Monday, January 13, 2014

Low-force transitions in single titin molecules reflect a memory of contractile history

Zsolt Mártonfalvi, Pasquale Bianco, Marco Linari, Marco Caremani, Attila Nagy, Vincenzo Lombardi and Miklós Kellermayer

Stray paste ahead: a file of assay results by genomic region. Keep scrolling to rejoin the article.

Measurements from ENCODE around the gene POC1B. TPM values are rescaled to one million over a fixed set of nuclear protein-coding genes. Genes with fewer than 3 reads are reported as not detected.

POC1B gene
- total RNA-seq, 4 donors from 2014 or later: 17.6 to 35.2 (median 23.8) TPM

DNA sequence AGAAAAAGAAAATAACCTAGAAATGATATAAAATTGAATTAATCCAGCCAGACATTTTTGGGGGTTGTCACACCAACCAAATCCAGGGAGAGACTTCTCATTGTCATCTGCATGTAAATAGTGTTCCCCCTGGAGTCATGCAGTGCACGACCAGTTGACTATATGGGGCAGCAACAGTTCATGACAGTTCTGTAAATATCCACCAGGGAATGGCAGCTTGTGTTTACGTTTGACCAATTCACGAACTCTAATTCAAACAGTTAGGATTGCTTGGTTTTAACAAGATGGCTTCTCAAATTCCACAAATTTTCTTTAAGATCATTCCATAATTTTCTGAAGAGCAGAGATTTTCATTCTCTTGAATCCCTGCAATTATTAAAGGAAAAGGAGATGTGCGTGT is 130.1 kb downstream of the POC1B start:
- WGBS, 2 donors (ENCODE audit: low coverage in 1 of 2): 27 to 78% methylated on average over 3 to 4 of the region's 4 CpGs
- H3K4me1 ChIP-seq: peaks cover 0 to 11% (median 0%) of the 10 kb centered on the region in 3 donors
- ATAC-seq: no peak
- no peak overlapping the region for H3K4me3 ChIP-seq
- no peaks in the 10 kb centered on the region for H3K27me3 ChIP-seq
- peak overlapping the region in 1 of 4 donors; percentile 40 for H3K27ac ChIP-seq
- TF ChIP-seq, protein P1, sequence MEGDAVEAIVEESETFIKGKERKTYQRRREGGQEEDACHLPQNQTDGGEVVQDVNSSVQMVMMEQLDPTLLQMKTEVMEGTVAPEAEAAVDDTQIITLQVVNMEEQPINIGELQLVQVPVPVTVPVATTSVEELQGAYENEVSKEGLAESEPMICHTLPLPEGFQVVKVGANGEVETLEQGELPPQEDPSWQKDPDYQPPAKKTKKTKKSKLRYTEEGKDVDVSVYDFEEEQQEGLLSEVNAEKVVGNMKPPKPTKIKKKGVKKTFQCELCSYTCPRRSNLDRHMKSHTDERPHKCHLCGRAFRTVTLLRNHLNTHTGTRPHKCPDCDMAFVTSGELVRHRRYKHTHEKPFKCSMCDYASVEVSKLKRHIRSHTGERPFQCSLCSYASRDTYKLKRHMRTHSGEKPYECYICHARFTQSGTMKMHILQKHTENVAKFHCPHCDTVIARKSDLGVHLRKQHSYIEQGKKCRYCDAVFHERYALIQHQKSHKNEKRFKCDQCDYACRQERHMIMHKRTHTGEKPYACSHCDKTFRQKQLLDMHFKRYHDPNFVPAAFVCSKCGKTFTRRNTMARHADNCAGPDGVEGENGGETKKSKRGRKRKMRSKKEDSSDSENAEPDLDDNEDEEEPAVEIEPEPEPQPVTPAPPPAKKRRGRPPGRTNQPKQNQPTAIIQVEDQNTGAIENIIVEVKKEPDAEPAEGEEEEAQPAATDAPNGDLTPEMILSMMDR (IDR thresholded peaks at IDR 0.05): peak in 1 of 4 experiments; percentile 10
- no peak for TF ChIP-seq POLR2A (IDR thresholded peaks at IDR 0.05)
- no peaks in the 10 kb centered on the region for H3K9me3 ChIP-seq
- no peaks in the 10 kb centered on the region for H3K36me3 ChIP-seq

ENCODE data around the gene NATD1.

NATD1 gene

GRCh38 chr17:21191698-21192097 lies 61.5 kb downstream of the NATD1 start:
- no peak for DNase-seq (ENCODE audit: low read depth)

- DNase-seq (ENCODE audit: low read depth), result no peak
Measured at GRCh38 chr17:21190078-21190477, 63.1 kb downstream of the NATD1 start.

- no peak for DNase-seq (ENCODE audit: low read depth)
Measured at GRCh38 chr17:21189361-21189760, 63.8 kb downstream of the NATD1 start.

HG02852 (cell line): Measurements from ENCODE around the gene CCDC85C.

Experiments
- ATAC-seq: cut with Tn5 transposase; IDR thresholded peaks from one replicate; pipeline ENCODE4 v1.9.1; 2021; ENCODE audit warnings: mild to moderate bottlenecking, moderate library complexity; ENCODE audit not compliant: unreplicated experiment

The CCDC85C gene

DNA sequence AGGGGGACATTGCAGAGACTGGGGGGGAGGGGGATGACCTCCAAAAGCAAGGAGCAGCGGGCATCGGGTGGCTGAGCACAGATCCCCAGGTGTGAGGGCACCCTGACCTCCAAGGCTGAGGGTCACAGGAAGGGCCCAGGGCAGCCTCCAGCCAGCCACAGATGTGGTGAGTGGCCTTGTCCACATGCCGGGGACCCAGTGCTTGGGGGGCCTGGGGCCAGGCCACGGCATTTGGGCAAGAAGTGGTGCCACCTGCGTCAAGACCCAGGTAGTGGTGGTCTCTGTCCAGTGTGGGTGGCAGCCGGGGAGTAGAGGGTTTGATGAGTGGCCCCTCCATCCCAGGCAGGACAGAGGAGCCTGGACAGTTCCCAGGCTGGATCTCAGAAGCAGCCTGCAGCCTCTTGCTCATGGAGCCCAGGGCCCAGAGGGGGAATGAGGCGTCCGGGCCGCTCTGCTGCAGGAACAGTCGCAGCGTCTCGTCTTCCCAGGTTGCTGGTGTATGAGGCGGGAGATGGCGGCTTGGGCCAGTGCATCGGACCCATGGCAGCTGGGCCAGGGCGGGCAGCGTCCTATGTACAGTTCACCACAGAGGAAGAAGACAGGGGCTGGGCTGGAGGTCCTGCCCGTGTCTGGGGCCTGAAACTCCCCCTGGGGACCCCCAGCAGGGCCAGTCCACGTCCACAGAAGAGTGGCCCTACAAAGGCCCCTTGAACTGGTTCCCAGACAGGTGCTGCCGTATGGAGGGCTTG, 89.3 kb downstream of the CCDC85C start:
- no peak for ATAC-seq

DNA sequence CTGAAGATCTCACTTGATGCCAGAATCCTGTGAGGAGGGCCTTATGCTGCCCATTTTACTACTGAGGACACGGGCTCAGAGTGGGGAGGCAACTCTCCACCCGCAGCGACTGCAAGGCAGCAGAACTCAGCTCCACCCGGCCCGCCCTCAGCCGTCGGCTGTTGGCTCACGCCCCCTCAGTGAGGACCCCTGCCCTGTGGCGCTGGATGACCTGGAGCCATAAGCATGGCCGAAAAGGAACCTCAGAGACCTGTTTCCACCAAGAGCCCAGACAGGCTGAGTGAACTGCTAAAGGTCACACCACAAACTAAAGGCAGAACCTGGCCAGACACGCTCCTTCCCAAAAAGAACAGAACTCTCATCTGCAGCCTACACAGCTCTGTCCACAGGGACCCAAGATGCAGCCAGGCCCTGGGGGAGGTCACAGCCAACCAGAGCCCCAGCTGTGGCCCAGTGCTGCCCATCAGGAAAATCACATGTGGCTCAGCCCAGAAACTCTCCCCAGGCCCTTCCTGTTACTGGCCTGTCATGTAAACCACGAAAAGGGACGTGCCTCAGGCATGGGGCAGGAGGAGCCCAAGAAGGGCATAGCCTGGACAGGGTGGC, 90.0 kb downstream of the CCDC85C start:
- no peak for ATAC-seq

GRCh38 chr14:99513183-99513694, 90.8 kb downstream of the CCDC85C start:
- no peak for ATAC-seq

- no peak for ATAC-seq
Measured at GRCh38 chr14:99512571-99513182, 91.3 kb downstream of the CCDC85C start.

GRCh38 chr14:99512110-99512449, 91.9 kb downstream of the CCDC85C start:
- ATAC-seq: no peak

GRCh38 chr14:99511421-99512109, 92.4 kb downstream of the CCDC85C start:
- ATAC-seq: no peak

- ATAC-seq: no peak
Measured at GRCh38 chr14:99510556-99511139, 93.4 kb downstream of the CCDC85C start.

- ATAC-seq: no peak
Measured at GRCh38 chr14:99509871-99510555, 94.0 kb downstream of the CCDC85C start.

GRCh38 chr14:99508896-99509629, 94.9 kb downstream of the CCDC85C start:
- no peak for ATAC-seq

Titin, a giant elastomeric muscle protein has been implicated to function as a sensor of sarcomeric stress and strain but with unresolved mechanisms. To gain insight into titin's mechanosensory function here we manipulated single molecules with high-resolution optical tweezers. Discrete, stepwise transitions, with rates faster than canonical Ig-domain unfolding occurred during stretch at forces as low as 5 pN. Multiple mechanisms and molecular regions (PEVK, proximal tandem-Ig, N2A) are likely to be involved. The pattern of transitions is sensitive to the history of contractile events. Monte-Carlo simulations recovered our experimental results and predicted that structural transitions may begin prior to the complete extension of the PEVK domain. High-resolution AFM of titin extended with meniscus forces supported this prediction. Addition of glutamate-rich PEVK-domain fragments competitively inhibited the viscoelastic response in both single titin molecules and muscle fibers, indicating that intra-PEVK-domain interactions contribute significantly to sarcomere mechanics. Thus, under non-equilibrium conditions across the physiological force range, titin extends via a complex pattern of history-dependent discrete conformational transitions which, by dynamically exposing ligand-binding sites, may set the stage for the biochemical sensing of the sarcomeric mechanical status.

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